Old 01-17-2006, 03:14 PM   #6
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Re: Unconventional Travel

Quote:
Originally Posted by Sheryl
I have always dreamed of going to Antarctica
Buy a freezer. Turn it on. Sit in it with the light off for a day or two. If it still looks like a good idea, rinse and repeat

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Re: Unconventional Travel
Old 01-17-2006, 03:24 PM   #7
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Re: Unconventional Travel

Quote:
Originally Posted by ()
Buy a freezer.* Turn it on.* Sit in it with the light off for a day or two.* If it still looks like a good idea, rinse and repeat

I would need some wind-driven snow and a big bucket of 33 degree water in there with me - don't think they make freezers big enough.
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Re: Unconventional Travel
Old 01-17-2006, 03:49 PM   #8
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Re: Unconventional Travel

Quote:
Originally Posted by Sheryl
I would need some wind-driven snow and a big bucket of 33 degree water in there with me - don't think they make freezers big enough.
They sure do. When dad was in the fish business, he had freezers big enough to drive a truck into.
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Re: Unconventional Travel
Old 01-17-2006, 04:51 PM   #9
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Re: Unconventional Travel

I recently drove across the USA and back and mostly slept in the back of my hatchback car in Wal Mart parking lots. For those of you who don't know, Wal Mart has a policy of allowing RV campers to spend the night in their lots at most stores, so it's a popular place for people who want to crash for free. And they are good about security... most of them had a guard constantly driving the lot all night.

It actually worked out tremendously well. I saved a bunch of money and it was in many ways more convenient than staying in a motel... no packing/unpacking and no need to spend time finding a motel. The DVD nav system on my car can always find the nearest Wal Mart wherever I am, and I find that in rural america in any relatively populated town there was almost always a Wal mart within 5 miles.

I also sometimes slept in trucker's rest stops, and usually showered in truck stop showers or at RV campgrounds.

One of the really refreshing aspects was the way it brought me more into the world... in a motel you usually go to your room after dinner and read or watch TV until bedtime, and then take your time getting up in the morning. But when you are sleeping in your car you find something to do until you're ready to actually sleep. And when you wake up you're on the road in a few minutes. It saves time to sleep in your car.

There were other relatively unconventional travel things I did in the past few years...

Riding the green tortoise bus through Costa Rica where people sleep on the bus and cook meals together.

Bicycling for 10 days in France and sleeping in "pensiones" where farmers rent out rooms.

Trekking in Nepal and sleeping in unheated teahouse rooms with often nothing more than a dusty mattress, or trekking in Thailand and sleeping on straw mats in a hill tribe house.

Sleeping on a liveaboard dive boat on the great barrier reef in a room with four other guys and a bed that was so short I couldn't extend my legs.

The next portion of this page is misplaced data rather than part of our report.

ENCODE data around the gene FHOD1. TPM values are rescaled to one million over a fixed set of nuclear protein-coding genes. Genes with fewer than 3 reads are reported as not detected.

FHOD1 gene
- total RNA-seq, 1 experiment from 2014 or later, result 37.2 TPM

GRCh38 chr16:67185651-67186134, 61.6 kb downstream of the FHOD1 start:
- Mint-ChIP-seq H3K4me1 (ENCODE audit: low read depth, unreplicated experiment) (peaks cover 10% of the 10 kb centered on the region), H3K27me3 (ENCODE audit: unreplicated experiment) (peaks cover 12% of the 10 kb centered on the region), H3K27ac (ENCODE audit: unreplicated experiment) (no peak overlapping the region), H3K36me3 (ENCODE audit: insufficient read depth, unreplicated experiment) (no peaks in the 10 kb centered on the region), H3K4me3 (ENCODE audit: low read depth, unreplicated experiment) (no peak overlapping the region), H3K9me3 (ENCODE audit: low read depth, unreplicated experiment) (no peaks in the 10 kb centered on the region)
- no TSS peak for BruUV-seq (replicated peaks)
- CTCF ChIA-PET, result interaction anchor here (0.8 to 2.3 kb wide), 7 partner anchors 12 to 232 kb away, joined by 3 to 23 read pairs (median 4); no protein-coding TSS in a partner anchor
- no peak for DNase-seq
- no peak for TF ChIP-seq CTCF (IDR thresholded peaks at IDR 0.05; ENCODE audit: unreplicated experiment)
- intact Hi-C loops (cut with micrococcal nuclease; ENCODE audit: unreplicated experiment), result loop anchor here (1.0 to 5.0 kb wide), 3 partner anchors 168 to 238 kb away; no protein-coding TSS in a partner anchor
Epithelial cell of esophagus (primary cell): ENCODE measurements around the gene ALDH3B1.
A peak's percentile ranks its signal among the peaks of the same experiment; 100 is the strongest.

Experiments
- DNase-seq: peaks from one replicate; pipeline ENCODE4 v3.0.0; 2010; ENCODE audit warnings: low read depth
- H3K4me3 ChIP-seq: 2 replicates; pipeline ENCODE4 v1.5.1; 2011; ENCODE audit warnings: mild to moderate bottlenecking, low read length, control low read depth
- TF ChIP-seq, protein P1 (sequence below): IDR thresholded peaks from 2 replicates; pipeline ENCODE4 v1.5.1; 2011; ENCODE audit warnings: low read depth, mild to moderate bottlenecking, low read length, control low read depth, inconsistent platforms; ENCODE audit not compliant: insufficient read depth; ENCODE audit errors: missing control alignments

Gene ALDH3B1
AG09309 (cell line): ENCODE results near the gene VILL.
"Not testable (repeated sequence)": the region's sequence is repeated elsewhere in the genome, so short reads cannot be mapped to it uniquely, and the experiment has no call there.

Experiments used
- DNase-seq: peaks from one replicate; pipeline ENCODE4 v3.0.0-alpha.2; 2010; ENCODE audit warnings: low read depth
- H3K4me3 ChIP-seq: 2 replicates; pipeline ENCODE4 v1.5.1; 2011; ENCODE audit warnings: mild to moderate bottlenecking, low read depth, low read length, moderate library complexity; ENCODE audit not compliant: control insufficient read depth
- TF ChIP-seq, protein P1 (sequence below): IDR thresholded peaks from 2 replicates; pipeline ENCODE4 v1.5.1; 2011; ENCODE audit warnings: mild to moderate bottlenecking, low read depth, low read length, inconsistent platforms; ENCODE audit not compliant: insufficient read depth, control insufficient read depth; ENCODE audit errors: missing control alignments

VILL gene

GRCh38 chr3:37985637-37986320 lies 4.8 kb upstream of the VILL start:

Living in Buddhist Monasteries for 10 days in Nepal and Myanmar. The Myanmar place was probably the most "roughing it" place I encountered; due to the prohibition on killing, the room was infested with ants and the straw mattress infested with bedbugs. Not to mention the electrical outlets that would spark when water from the shower dripped onto them.

And of course sleeping in Youth Hostels (bunk rooms) in Europe, New Zealand, and Australia.

Sadly, I still haven't found a girlfriend who is excited by this kind of travel... I'm sure she's out there though!
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Re: Unconventional Travel
Old 01-17-2006, 05:01 PM   #10
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Re: Unconventional Travel

Quote:
Originally Posted by brewer12345
They sure do.* When dad was in the fish business, he had freezers big enough to drive a truck into.
You are so right, I guess I just wasn't thinking inside a big enough box.
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Re: Unconventional Travel
Old 01-17-2006, 05:03 PM   #11
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Re: Unconventional Travel

Quote:
Originally Posted by fireme

Sadly, I still haven't found a girlfriend who is excited by this kind of travel... I'm sure she's out there though!
I'm sure she is. I'm not THAT unique! :
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Re: Unconventional Travel
Old 01-18-2006, 01:12 PM   #12
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Re: Unconventional Travel

Quote:
Originally Posted by fireme
Sadly, I still haven't found a girlfriend who is excited by this kind of travel... I'm sure she's out there though!
And when you find her, do like I did and marry her!
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Re: Unconventional Travel
Old 01-18-2006, 03:09 PM   #13
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Re: Unconventional Travel

I don't know if you consider cycling unconventional, but I have been cycle touring since 1983. I have
one cross-country, 2 Los Angeles-Denver, 1 Denver-LA, PortlandOR-LA, LA to Lake Tahoe and
back, 2 weeks in New England, across Kansas (my only large group ride), across Oregon, Atlanta to
Waynesboro, LA to SanFrancisco and back, and many shorter tours. The cross country, New England,